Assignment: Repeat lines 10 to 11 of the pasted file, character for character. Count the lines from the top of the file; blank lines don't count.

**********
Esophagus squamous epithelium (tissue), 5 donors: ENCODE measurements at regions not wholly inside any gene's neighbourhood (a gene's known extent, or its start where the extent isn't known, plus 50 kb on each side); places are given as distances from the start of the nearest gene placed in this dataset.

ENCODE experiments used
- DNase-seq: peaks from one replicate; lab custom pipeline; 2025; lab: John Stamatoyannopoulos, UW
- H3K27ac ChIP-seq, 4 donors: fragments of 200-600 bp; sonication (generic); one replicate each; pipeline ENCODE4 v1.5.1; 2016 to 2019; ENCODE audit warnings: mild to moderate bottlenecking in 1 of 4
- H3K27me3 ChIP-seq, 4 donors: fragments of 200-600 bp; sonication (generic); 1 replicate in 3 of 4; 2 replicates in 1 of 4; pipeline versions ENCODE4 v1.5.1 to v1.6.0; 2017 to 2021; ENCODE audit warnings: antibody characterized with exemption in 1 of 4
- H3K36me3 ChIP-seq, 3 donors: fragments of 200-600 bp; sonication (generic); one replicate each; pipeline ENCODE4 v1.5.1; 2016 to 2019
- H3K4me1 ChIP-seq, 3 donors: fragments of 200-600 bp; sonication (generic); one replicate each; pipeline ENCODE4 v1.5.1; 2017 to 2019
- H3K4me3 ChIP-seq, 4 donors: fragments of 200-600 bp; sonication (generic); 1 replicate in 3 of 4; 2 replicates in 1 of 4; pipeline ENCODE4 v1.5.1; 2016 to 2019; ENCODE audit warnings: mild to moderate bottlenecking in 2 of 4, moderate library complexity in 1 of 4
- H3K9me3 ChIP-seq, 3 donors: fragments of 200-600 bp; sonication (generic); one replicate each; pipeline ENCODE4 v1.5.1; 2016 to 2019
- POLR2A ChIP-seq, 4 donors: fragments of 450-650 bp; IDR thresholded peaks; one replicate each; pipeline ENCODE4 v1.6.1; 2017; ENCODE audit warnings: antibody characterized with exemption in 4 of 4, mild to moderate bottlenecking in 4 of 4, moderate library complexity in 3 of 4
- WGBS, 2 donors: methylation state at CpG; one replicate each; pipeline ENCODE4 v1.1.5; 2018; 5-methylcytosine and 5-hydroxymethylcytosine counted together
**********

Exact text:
- POLR2A ChIP-seq, 4 donors: fragments of 450-650 bp; IDR thresholded peaks; one replicate each; pipeline ENCODE4 v1.6.1; 2017; ENCODE audit warnings: antibody characterized with exemption in 4 of 4, mild to moderate bottlenecking in 4 of 4, moderate library complexity in 3 of 4
- WGBS, 2 donors: methylation state at CpG; one replicate each; pipeline ENCODE4 v1.1.5; 2018; 5-methylcytosine and 5-hydroxymethylcytosine counted together